Time is on Rudd’s side here – he doesn’t want the leadership now. He wants the current Leadership (and those that supported it), to be totally belted to Kingdom Come.

    He’s learnt his lessons. He wasn’t able to kill the factional power, but hopes the electorate can.

    With the Obeid mess on the back of so many before it, Labor will get shot in Western Sydney and kill the NSW Right’s power themselves.

  32. atomou on 24th February 2013 10:31 am

    You’re absolutely right with your Tenth Commandment (I men paragraph) butcher bird: It were the twine swine, Hawke and Keating who broke the Union’s back; ie, the ALP’s back -and legs and hands and that zipped the wallets of the workers firmly shut, until bloody Howard tricked them into believing he’d give them back their money and their working conditions and so they voted the prick in and he certainly gave them something. Not their bandy, not their working conditions but something to think about: wasn’t the fifties a good time? Men were men then and footy and drinking was a man’s bloody game, and women were all about kinder, küche and kirche!

    Poor Yorick, I knew him well! He was called Union Solidarity!

    On a comical note, a chuckle surfaced joyfully to my throat when I heard Abbott the other day, mocking Gillard for making a deal with the Greens. To show just how good his mocking can be he said, “I don’t do such deals.” At which point I visualised Windsor, dealing with the image that must have sprung before his eyes, of Abbott’s bare arse, a sign sticking out of it, saying “Not For Sale – Budgies on the other side!”

    How hilarious life must look from the eyes of flies on the wall!

  33. j-boy57 on 24th February 2013 11:07 am

    six months is an eternity in the current political climate.
    Abbott is a loose canon who seems to have allowed himself and a fair portion of his front bench to involve themselves in a homosexual honey trap in a bid to remove the speaker of the house of representatives..no doubt this like the Obeid matter will play out over the coming months both are grubby affairs but I would say that honey might turn out to be worse than the money for the electoral prospects of the players..
    The current Abbott strategy of “She’s a lying Ranga bitch v a return to the golden years of honest John” is surely not sustainable.
    Meanwhile the brand trashing of the Australian polity continues apace defined by the only two areas of unanimity namely the torture of asylum seekers and the killing of Afghanis… I really wonder who we are..

  34. Political Animal (@PolAnimalAus) on 24th February 2013 2:11 pm

    {sigh} Yet more Ruddstoration crap. And, please, Rudd was a creature of the factions as much as any Leader is.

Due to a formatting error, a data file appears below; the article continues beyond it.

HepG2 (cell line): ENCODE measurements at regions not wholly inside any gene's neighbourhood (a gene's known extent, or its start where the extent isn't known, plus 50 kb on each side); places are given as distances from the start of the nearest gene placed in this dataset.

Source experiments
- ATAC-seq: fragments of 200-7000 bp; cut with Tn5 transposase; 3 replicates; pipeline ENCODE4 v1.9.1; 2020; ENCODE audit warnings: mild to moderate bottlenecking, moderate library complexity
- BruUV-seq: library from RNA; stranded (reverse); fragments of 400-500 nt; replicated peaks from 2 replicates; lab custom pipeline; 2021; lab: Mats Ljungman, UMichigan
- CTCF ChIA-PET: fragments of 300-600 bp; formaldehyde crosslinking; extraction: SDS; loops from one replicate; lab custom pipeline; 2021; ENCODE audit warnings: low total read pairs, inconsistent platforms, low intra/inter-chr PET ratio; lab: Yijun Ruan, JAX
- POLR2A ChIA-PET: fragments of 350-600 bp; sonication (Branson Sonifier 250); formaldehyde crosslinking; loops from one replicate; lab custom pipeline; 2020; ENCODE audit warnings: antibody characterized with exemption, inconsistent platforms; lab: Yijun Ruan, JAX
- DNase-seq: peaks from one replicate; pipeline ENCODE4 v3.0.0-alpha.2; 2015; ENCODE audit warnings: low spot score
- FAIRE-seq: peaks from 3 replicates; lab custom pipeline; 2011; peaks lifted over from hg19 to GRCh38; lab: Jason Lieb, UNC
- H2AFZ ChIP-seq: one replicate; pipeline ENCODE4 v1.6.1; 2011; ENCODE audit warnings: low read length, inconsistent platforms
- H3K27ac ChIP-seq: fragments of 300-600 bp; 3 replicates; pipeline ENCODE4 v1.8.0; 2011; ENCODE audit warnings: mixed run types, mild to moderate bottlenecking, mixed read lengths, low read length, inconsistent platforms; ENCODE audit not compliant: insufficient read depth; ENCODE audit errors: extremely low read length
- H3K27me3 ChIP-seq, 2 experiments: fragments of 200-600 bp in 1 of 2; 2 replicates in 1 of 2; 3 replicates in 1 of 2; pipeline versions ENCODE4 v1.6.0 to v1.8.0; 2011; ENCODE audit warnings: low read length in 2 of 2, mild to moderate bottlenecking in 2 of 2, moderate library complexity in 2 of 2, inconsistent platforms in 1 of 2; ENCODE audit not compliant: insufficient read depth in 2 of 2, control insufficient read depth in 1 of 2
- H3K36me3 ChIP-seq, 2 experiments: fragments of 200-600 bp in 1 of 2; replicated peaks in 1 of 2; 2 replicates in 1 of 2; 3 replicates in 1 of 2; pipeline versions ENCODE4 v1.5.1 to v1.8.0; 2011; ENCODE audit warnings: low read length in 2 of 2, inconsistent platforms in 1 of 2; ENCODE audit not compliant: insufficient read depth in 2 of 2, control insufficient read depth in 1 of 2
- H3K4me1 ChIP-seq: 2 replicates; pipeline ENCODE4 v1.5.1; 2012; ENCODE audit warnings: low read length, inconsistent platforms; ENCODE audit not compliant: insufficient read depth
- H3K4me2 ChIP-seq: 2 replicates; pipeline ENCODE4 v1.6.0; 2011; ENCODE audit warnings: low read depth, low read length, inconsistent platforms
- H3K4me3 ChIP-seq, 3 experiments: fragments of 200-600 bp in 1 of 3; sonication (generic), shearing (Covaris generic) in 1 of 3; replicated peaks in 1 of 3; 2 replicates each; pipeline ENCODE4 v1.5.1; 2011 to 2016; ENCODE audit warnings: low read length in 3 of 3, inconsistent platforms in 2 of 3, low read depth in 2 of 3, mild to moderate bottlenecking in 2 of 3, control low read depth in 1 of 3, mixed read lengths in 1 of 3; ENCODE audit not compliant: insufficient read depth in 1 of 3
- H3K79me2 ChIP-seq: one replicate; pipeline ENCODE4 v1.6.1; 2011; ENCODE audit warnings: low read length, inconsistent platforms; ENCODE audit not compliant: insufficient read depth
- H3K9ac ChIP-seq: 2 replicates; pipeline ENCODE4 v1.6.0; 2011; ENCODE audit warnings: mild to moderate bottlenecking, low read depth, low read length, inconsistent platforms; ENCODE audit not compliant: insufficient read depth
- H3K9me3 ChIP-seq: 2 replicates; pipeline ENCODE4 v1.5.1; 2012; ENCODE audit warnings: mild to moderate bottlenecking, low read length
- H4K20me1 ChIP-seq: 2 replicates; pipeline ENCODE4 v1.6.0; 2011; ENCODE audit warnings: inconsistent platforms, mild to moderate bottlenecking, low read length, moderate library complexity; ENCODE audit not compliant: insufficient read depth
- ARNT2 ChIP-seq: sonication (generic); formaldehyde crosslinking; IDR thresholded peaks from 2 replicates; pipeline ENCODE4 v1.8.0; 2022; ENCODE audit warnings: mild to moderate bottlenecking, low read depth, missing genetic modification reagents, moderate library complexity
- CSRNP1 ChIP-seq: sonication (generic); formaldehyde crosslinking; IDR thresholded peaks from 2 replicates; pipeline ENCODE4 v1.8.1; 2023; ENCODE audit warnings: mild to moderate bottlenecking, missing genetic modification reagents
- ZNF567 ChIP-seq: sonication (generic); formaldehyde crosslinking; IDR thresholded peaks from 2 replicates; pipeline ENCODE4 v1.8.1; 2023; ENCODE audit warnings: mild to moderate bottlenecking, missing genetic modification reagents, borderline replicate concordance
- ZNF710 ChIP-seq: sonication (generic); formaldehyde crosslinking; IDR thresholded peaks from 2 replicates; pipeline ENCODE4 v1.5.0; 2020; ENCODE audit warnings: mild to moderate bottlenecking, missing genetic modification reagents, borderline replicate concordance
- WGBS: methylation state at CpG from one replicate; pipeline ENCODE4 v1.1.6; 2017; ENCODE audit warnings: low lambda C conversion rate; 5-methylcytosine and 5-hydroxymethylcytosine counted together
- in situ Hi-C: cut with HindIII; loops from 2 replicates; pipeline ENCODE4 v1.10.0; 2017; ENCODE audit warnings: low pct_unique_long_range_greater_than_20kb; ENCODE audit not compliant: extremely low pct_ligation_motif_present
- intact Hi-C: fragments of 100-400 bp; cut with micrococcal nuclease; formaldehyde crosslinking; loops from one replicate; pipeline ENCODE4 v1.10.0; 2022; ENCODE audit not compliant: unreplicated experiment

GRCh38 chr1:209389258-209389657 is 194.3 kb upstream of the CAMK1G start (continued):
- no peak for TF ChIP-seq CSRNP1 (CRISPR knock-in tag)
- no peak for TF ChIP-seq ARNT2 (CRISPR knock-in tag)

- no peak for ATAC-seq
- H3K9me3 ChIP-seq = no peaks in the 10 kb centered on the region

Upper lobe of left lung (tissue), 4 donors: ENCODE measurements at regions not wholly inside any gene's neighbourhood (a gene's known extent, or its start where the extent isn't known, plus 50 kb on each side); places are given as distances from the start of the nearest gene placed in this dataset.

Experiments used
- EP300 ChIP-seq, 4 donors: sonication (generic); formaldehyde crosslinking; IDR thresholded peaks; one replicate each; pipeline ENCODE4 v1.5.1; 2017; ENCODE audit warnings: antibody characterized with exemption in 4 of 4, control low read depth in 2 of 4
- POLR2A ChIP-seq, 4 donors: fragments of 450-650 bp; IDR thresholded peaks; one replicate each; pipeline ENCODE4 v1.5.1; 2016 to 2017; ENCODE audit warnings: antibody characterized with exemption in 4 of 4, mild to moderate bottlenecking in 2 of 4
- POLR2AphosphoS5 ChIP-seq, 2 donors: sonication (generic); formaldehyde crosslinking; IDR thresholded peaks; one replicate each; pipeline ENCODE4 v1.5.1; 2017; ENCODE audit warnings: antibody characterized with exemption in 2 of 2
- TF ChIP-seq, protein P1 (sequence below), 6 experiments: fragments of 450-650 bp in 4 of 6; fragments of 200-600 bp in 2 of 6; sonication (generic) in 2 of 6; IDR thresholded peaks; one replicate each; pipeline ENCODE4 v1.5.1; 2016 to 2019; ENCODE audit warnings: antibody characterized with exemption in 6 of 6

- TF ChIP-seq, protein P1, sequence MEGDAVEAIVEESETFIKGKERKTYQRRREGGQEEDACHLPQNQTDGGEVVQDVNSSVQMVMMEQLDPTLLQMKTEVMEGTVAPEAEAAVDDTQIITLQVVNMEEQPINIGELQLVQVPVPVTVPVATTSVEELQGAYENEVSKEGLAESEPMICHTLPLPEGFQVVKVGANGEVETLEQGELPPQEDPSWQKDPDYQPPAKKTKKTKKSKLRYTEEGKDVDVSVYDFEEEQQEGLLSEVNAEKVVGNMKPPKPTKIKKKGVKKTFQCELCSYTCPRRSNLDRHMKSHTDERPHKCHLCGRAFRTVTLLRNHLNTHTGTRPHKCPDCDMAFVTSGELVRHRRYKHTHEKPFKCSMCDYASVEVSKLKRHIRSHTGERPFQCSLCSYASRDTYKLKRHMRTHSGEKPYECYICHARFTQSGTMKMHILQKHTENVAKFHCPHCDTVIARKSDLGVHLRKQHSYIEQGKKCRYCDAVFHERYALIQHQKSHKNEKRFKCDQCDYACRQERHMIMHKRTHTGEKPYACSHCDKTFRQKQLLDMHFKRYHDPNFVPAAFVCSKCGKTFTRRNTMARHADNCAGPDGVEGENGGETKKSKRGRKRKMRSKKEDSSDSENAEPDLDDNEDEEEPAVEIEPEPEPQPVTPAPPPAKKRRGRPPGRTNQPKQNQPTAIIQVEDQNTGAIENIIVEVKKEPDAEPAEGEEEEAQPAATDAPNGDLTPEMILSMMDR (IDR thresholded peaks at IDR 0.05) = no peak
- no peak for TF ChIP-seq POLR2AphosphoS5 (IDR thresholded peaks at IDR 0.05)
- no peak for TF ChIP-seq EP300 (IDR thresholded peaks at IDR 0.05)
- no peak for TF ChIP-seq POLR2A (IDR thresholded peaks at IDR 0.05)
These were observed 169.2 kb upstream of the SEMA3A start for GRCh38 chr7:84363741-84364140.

Rudd apologised for the HIP and that is where the rot started. Funny that never gets a mention here, eh?

    So the rot had started, Rudd had lost it and Julia took over and dealt as best she could with the mess Rudd had left.

    To take the MRRT: Rudd had sat on the Henry Tax Review for most of a year then *weeks* before the election announced a 40% Super Tax. Of course the mining industry jacked up and started an advertising campaign and that is the climate in which Julia had to organise a new tax, the MRRT.

    The opportunistic, cynical, party-political players with on aim, to suck votes out of Labor, now want Julia to alter the tax, which she can’t do in the run up to an election in which all the media, incl the ABC are against her.

    So, why not put a bit of reality in this fairyland blog, eh?

  35. Political Animal (@PolAnimalAus) on 24th February 2013 2:13 pm

    OOPS

    “opportunistic, cynical, party-political players with on aim, to suck votes out of Labor” =

    “opportunistic, cynical, party-political players with one aim, to suck votes out of Labor, the Greens”

  36. Austin 3:16 on 24th February 2013 2:37 pm

    the reality is the Gillard reign has – pretty much from day one – lurched from one disaster to the other.

  37. Ben Heslop (@ceisys) on 21st March 2013 12:57 pm

    Ha ha Rudd’s coming back – your turgid analysis is WRONG WRONG WRONG.

    Political scientist? Huh! Dickhead more like.

  38. The Piping Shrike on 21st March 2013 4:29 pm

    Rather unfortunate comment.

  39. Riccardo on 21st March 2013 9:06 pm

    Strange contributions to this thread.

    Anyhow Rudd now achieves true god status. He becomes whoever you want him to be. Promoted from messiah.

  40. No solution without revolution – an update :The Piping Shrike on 22nd March 2013 8:02 am

    [...] No solution without revolution [...]

  41. Ben Heslop on 25th March 2013 10:35 am

    Yes I was wrong. You’re not a dickhead. I am.

  42. The Piping Shrike on 25th March 2013 10:44 am

    It’s crazy times.